Recently canonized Pope Saint John Paul II said of organ donation in 2000, “Increasingly, the technique of transplants has proven to be a valid means of attaining the primary goal of all medicine – the service of human life. That is why in the Encyclical Letter Evangelium Vitae I suggested that one way of nurturing a genuine culture of life ‘is the donation of organs, performed in an ethically acceptable manner, with a view to offering a chance of health and even of life itself to the sick who sometimes have no other hope’ (No. 86).”
Cardinal Joseph Ratzinger was an organ donor before he became Pope Benedict XVI, now Pope Emeritus. As you can see, Catholic support for organ donation is well known and includes among its advocates the Pennsylvania Catholic Health Association (PCHA) and the Pennsylvania Catholic Conference (PCC).
Organ donation is managed through state and federal law. Legislation should encourage this charitable self-giving by setting ethically responsible guidelines to ensure clear advanced and informed consent is given and that the wishes of the deceased are respected.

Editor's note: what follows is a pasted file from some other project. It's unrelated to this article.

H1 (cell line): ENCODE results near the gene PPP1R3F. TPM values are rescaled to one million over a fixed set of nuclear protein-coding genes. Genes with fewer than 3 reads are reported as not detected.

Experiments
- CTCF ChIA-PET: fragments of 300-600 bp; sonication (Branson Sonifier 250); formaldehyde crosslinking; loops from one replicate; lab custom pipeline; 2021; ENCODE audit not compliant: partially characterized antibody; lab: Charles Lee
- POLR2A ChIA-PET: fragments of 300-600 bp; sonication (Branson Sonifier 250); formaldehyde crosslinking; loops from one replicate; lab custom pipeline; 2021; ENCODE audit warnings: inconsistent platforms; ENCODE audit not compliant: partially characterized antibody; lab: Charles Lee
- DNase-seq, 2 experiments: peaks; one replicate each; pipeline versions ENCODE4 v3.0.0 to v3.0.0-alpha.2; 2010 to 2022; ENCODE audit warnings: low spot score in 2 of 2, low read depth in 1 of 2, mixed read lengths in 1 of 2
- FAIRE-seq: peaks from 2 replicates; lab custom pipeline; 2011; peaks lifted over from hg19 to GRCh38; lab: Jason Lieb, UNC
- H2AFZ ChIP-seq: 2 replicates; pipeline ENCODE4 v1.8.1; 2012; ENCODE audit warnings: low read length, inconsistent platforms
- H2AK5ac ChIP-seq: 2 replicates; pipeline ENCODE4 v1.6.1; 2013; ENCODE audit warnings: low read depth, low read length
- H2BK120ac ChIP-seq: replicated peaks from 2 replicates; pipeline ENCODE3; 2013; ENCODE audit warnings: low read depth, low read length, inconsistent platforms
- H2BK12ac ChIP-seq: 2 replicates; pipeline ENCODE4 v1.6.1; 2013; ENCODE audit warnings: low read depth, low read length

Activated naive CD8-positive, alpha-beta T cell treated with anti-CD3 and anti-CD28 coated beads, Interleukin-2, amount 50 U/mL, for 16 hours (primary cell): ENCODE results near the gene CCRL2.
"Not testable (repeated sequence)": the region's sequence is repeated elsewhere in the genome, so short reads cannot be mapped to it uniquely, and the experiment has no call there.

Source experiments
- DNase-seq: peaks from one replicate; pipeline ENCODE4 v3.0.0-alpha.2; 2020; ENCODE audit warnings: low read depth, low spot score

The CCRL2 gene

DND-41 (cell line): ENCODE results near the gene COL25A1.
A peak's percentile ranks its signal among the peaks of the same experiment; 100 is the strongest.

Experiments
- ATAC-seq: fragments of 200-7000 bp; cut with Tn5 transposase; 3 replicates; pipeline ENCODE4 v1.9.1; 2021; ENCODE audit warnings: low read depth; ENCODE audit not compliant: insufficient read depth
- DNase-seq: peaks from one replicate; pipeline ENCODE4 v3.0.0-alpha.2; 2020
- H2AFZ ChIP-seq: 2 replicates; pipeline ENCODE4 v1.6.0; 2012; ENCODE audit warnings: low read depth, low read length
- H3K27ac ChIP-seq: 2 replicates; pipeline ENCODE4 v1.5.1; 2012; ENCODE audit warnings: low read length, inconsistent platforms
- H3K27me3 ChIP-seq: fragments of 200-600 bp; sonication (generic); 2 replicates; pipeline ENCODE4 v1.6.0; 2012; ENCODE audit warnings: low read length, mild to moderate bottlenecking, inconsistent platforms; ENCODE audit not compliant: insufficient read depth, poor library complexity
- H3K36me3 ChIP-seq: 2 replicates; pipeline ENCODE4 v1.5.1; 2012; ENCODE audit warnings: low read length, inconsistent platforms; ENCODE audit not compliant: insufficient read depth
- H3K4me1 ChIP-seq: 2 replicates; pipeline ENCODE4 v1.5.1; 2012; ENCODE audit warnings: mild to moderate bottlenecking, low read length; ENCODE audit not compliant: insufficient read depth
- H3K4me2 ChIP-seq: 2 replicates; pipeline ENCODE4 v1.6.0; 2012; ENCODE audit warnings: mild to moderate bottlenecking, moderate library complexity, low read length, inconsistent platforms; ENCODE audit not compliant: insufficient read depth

Organ donation is an act of love, one that must be treated with seriousness and respect. The decision must be based upon informed consent, a donative spirit that views the donation as a gratuitous gift and charitable act, and respect for the dignity of the person. Organ donations must only be made by the donor or his or her family, not by presumed consent. These bases are the foundation upon which the PCHA evaluates organ donation proposals before the Pennsylvania General Assembly. On May 13, PCHA will testify about HB 30 (Donate Life PA Act) and explain the importance of these principles for any legislative proposal.